Streaming services will be forced to allocate at least 20% of their revenues in France to the financing of French or European works, rising to 25% for platforms offering films less than 12 months after their theatrical release. The rate is increased to 20% for cinema and a significant part of the contribution – two-thirds in the audiovisual sector – would go to independent productions.
This is according to a decree published in the Journal Officiel of the French government yesterday, which affects subscription streaming services that operate in the territory, such as Netflix, Disney+ and Amazon Prime Video, among others. Streamers would be obliged to sign up to an agreement with media regulator, the Conseil supérieur de l'audiovisuel (CSA), relating to their obligations.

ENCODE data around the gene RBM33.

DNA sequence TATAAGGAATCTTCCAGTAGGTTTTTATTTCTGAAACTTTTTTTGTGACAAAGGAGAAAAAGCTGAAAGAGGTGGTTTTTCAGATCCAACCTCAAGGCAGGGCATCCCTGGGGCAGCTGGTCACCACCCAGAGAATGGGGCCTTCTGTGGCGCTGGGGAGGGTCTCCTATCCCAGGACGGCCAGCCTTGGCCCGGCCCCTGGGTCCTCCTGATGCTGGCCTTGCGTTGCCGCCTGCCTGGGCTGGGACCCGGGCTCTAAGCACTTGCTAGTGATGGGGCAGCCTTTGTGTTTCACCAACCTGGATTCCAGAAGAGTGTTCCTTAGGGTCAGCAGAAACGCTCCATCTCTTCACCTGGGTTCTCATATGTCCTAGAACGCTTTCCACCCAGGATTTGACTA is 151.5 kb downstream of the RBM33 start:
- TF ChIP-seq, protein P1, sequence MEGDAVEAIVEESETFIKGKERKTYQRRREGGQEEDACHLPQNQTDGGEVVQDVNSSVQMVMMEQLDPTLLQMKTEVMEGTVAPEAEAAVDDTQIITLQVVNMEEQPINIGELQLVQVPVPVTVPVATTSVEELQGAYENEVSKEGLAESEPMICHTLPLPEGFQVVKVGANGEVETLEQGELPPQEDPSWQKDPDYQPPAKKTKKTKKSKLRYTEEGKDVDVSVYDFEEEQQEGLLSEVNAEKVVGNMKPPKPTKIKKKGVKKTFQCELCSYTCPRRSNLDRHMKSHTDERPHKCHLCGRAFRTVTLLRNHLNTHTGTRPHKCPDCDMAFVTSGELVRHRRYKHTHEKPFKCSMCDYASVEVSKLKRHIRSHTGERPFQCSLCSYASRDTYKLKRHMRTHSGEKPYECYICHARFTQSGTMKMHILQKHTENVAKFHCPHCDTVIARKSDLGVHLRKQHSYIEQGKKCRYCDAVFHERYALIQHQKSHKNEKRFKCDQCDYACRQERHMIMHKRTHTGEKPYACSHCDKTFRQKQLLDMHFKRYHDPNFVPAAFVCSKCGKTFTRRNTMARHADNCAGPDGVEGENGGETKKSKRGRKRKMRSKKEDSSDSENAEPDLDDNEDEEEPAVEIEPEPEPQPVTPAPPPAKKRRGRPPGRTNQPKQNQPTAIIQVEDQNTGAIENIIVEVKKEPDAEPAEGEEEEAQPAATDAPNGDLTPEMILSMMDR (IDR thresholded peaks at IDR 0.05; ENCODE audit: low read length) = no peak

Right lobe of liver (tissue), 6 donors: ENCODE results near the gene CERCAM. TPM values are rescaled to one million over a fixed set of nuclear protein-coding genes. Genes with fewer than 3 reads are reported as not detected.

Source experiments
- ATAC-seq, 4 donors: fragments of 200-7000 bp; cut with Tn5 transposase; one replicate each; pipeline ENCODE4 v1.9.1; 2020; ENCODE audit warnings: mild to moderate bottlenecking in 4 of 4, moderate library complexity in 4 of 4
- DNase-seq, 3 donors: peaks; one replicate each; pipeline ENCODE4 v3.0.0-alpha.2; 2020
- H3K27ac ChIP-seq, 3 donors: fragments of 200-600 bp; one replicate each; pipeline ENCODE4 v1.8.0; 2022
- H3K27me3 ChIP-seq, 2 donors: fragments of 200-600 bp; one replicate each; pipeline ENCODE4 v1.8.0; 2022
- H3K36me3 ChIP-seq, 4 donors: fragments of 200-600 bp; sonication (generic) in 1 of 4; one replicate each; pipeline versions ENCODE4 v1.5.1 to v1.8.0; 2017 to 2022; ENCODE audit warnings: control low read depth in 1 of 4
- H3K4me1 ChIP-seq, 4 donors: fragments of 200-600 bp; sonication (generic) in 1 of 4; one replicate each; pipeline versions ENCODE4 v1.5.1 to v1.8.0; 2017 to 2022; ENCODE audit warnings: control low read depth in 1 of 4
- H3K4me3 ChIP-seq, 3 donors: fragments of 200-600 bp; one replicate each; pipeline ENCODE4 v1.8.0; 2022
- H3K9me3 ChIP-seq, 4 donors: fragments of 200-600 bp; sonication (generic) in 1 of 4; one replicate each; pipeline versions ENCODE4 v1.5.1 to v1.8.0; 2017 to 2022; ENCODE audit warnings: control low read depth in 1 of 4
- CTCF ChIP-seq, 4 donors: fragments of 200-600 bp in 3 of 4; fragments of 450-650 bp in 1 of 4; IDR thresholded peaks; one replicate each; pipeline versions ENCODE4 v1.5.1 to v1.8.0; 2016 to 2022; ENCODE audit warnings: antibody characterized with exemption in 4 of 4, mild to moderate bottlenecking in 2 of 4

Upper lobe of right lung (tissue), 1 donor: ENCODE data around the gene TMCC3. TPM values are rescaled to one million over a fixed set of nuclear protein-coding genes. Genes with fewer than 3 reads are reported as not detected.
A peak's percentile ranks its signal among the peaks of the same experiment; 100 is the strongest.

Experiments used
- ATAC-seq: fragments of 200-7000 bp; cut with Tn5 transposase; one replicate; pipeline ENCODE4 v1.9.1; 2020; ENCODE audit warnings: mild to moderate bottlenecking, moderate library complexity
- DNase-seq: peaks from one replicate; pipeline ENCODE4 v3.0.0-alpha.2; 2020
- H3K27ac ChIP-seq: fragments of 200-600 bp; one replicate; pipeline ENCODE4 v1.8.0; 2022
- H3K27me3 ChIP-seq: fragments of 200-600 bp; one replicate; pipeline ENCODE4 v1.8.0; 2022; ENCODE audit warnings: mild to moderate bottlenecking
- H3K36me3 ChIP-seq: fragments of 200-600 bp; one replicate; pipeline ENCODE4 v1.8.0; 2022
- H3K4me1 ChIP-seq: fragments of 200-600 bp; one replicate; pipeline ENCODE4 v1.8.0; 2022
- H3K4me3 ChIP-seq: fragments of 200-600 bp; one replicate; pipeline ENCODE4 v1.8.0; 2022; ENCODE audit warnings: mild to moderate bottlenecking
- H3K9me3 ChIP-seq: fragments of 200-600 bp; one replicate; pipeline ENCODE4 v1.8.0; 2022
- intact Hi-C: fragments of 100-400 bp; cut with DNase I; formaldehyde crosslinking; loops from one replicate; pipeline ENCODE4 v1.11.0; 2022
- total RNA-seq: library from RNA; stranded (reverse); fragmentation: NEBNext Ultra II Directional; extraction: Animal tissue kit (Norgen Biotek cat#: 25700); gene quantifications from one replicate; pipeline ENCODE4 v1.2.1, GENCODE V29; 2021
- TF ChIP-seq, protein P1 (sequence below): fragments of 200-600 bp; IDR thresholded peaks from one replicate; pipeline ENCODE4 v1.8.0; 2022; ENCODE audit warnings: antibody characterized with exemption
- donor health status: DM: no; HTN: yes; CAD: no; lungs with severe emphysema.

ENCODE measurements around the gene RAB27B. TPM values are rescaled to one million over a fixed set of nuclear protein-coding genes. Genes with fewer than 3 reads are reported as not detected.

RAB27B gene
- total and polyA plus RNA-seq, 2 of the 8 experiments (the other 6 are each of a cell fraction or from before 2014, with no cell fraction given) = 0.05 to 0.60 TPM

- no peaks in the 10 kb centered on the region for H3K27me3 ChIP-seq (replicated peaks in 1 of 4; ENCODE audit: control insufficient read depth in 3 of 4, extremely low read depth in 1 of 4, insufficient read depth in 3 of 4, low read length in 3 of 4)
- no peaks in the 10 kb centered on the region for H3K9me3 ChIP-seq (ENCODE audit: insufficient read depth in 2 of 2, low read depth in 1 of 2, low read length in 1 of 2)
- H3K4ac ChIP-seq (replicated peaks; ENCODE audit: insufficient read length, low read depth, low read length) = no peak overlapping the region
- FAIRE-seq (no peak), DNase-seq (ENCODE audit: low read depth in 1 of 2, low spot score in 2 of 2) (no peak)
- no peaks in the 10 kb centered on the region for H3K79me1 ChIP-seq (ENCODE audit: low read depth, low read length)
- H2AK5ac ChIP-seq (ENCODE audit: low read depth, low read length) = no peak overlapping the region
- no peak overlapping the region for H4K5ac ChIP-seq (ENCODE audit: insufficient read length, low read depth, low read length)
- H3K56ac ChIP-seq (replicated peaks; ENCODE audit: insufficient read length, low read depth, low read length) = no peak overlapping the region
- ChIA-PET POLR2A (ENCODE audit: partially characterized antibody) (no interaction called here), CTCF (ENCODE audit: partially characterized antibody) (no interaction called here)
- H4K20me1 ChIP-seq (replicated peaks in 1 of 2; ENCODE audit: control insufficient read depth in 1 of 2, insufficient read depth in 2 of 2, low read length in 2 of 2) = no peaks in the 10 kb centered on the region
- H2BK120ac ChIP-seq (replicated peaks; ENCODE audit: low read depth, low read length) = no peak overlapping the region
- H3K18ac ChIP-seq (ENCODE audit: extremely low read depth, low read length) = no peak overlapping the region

The requirement presupposes a change to France's film window regime that is currently subject to renegotiation and is seen as a concession proposed by the government to balance the obligation to invest in local production that will be imposed on streaming platforms as part of the implementation of the European audiovisual media directive, according to Digital TV Europe.
Under the planned reforms now on the table, 75% of the amount allocated to cinematic production and two thirds of the amount for audiovisual production would have to allocated to independent productions. A specific proportion (40%) of the amount allocated for European creation would have to be for original French production.